Steve and Cokie Roberts: Republican majority will mean less fun than usual
If Republicans gain control of the Senate, what will that mean for the last two years of the Obama administration?
As young people often say about their relationships on Facebook: It’s complicated.
On the legislation front, gridlock is likely to persist, and could get worse. Obama, whose agenda is already stymied, would be playing defense most of the time instead of offense.
Since Republicans would need 60 votes in the Senate to overcome a filibuster and 67 to override a veto, their ability to enact their own agenda would be severely limited, as well.
Elections always have consequences, however, and legislation is not the only way to measure their impact. If Republicans seize the Senate, they would set the floor schedule and run the committees. Republican staffs would grow while Democratic ranks shrink. The GOP would be able to hold hearings, summon witnesses, raise questions, shine spotlights, investigate problems and apply pressure.
House Republicans are already using their majority status to scrutinize the administration on issues ranging from the Internal Revenue Service to the Veterans Affairs department. A select committee probing the Benghazi affair waits in the wings. A Republican Senate, bristling with ambitious new committee chairmen, would only compound the administration’s misery.
One example: John McCain, in line to head the Armed Services Committee, has harshly criticized the president’s military responses to a wide range of challenges. The Arizona senator, writes the Associated Press, “would be certain to use his new perch for tough questioning about Iraq, Syria, Iran, Afghanistan and military spending.”
The GOP’s greatest leverage, however, would be over appointments requiring Senate confirmation. That starts with the successor to Attorney General Eric Holder, who’s announced his resignation, and includes a variety of ambassadors, commissioners and lower level cabinet officers.
“Anyone thinking about moving to Washington to wait for a presidential appointment and confirmation ought to think twice,” professor Paul Light of NYU, an expert on presidential personnel, told the McClatchy newspapers.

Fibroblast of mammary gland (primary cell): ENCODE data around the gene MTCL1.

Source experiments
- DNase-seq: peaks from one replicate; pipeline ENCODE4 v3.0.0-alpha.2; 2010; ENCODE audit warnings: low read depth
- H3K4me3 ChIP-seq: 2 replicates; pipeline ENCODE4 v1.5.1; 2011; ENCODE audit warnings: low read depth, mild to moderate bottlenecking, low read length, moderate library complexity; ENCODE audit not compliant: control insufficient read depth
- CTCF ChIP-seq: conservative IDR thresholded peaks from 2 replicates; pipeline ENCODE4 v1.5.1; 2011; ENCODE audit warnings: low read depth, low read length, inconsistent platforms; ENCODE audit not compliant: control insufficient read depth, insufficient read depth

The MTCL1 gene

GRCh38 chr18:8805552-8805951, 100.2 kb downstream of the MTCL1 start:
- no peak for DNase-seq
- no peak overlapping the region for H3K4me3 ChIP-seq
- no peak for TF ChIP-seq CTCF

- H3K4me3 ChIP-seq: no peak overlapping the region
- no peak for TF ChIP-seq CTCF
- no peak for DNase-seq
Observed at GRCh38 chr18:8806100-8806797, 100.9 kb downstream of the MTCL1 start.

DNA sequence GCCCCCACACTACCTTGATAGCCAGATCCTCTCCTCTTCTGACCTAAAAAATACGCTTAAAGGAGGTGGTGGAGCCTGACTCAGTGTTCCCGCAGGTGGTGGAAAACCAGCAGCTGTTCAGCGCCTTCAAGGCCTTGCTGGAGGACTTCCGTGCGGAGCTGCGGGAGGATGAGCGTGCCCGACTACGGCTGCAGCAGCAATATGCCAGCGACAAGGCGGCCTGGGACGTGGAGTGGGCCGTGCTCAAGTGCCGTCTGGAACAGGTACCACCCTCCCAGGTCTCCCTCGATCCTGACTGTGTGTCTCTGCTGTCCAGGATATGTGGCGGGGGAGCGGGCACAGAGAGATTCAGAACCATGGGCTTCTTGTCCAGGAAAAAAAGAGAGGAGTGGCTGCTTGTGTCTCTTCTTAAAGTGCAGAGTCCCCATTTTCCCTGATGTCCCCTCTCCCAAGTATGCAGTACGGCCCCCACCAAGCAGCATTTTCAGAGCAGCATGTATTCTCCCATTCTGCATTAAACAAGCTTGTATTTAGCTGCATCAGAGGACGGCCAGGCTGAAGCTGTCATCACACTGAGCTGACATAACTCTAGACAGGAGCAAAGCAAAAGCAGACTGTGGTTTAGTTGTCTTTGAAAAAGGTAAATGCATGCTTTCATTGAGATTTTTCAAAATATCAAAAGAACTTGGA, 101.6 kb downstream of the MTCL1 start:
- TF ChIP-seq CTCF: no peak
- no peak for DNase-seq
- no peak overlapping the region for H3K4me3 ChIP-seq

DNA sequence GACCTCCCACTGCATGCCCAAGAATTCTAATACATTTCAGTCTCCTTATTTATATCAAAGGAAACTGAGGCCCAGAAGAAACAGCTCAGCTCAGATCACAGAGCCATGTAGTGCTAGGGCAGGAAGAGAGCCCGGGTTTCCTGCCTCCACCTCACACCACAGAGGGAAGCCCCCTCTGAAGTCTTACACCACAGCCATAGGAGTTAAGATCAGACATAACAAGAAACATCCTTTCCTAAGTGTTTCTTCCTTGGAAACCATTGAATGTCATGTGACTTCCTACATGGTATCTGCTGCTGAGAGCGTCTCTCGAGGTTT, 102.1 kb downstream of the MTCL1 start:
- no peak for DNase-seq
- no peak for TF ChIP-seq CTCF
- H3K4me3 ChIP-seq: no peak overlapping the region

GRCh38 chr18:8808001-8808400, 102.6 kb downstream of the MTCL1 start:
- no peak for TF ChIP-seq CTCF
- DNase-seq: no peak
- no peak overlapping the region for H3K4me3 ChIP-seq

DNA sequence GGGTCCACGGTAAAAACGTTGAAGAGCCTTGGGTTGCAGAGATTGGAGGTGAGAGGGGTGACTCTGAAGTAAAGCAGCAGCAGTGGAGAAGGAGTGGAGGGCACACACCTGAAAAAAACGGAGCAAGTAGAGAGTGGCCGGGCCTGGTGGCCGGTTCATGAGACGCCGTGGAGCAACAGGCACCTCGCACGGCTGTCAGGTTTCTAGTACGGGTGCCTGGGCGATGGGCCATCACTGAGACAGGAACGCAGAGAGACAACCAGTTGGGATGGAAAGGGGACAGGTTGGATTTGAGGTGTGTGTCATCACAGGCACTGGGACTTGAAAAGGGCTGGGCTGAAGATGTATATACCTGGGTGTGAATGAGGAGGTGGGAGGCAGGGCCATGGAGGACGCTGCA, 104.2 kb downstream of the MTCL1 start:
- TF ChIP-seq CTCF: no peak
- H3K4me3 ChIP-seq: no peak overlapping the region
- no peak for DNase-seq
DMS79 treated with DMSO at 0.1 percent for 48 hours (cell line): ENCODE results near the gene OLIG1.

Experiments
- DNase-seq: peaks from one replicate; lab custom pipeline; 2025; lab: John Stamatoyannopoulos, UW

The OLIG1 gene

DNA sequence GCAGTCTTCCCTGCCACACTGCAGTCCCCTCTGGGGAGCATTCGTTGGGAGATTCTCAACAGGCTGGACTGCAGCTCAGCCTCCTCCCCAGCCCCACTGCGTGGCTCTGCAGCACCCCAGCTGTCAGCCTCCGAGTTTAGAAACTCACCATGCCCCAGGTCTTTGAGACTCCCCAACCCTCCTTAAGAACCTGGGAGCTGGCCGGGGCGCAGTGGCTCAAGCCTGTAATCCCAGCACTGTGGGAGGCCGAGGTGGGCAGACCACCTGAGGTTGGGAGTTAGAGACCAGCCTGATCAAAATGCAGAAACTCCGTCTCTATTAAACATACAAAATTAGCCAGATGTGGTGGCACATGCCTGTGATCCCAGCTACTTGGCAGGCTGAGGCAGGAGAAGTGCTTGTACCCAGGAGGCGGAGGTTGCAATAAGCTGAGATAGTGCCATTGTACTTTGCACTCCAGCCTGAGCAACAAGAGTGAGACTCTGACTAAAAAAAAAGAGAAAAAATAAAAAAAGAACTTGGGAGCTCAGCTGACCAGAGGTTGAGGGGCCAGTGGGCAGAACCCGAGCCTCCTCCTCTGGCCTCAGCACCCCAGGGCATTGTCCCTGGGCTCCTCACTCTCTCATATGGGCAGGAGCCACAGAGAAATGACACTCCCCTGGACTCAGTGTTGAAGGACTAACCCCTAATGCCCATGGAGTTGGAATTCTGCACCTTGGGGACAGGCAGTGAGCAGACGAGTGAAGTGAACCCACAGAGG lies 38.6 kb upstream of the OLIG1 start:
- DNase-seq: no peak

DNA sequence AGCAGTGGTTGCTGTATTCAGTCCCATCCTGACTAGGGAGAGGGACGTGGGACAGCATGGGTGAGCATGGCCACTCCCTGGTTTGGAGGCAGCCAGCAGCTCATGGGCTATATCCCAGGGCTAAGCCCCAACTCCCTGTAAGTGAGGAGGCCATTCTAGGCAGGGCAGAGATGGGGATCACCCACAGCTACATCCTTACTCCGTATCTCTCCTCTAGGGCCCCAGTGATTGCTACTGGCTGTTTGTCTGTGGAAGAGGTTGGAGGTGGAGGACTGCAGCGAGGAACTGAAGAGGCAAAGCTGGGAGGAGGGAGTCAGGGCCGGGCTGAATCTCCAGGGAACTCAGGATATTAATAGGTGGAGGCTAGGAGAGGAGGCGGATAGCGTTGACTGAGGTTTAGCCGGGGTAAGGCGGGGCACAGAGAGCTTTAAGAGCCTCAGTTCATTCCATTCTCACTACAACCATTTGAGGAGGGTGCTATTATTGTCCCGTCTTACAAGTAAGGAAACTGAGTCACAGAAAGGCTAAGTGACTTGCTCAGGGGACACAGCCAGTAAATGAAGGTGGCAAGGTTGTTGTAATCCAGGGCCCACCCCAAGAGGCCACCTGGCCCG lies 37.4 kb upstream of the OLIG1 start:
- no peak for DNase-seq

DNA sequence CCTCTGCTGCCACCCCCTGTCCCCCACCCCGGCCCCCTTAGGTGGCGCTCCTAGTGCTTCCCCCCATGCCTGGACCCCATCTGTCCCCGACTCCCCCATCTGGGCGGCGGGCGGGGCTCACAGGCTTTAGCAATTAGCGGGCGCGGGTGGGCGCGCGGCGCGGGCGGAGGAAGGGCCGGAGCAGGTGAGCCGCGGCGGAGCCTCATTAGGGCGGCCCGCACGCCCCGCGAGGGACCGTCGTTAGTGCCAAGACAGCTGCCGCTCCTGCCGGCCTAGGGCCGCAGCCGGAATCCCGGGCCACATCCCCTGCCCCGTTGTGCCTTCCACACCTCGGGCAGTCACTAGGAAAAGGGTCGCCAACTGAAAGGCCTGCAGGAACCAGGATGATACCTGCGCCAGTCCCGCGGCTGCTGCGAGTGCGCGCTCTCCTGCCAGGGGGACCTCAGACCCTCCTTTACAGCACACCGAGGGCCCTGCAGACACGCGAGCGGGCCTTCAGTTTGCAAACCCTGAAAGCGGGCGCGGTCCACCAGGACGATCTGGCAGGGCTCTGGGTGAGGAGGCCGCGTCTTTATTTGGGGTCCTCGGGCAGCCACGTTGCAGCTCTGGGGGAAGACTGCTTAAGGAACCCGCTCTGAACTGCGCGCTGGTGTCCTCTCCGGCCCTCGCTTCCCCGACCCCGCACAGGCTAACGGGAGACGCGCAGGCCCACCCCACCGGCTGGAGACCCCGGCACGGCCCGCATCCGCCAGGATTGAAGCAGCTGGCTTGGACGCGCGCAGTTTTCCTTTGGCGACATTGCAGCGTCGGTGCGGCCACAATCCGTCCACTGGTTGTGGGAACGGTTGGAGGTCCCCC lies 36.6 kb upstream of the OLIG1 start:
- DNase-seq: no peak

An even bigger issue would be federal judgeships, lifetime jobs that often comprise a major part of a president’s legacy. There are currently 63 judicial vacancies and 32 pending nominations. Few of those candidates could win the approval of a Republican Senate.
Probably the most closely watched person in Washington next year would be Justice Ruth Bader Ginsburg, who turns 82 in March and has suffered at least two bouts with cancer. The justice belongs to a four-member liberal bloc that balances four conservatives, with Justice Anthony Kennedy often serving as the swing vote. Ginsburg’s departure — either voluntarily or for health reasons — would set off the single biggest battle of Obama’s final two years.
A gloomy picture all around. Still, there’s a small possibility that if Republicans take the Senate, they will be motivated to work with the president and prove they can govern.
Hopes for that kind of bipartisan bonding have been dashed repeatedly in recent years, but history provides a few encouraging examples. After Republicans took control of the House in 1994, for instance, they worked with President Clinton to pass major welfare reforms.
If that dynamic kicks in, a short list of legislative measures could make progress. Many Republicans favor giving the president expanded powers to push global trade agreements through Congress. The Democratic leader in the Senate, Harry Reid, has been bowing to pressure from labor and opposing the idea. A Republican Senate could actually help the president on that one.
A number of Democrats could join with Republicans in extending the Keystone XL pipeline, which brings crude oil from Canada to U.S. refineries. Tax reform focusing on corporations would be another possibility.
The more likely outcome is that Republican leaders would try to crush the Democrats instead of cooperate with them. Mitch McConnell — who would run the Senate if he survives his re-election bid and Republicans take the majority — has talked candidly about using the annual spending bills that fund the government to put the president in a tough spot.
His idea: Attach amendments to those bills that restrict the president’s ability to spend money implementing, say, environmental regulations or Obamacare. If the president signs the bills, he accepts Republican policies; if he vetoes them, he risks shutting down the government.
All second-term presidents suffer from dwindling clout and capital. But as Gene Healy, vice president of the Cato Institute, told the Washington Times, when the opposing party controls the Congress, life in the White House “tends to be even less fun than usual.”
The Robertses can be contacted at email@example.com.
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